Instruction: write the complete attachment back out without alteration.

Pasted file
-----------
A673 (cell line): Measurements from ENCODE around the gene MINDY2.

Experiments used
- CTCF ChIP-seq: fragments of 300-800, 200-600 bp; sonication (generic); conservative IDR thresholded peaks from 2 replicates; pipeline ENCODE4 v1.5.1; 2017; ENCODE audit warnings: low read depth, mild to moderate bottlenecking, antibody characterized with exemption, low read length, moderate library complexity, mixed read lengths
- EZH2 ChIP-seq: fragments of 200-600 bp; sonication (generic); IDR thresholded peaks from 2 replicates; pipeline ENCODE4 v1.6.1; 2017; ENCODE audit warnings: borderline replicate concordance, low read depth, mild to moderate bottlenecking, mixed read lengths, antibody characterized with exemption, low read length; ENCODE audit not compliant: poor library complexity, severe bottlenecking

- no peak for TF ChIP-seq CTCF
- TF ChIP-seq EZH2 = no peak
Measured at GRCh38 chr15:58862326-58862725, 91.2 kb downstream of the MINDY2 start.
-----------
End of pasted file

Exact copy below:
A673 (cell line): Measurements from ENCODE around the gene MINDY2.

Experiments used
- CTCF ChIP-seq: fragments of 300-800, 200-600 bp; sonication (generic); conservative IDR thresholded peaks from 2 replicates; pipeline ENCODE4 v1.5.1; 2017; ENCODE audit warnings: low read depth, mild to moderate bottlenecking, antibody characterized with exemption, low read length, moderate library complexity, mixed read lengths
- EZH2 ChIP-seq: fragments of 200-600 bp; sonication (generic); IDR thresholded peaks from 2 replicates; pipeline ENCODE4 v1.6.1; 2017; ENCODE audit warnings: borderline replicate concordance, low read depth, mild to moderate bottlenecking, mixed read lengths, antibody characterized with exemption, low read length; ENCODE audit not compliant: poor library complexity, severe bottlenecking

- no peak for TF ChIP-seq CTCF
- TF ChIP-seq EZH2 = no peak
Measured at GRCh38 chr15:58862326-58862725, 91.2 kb downstream of the MINDY2 start.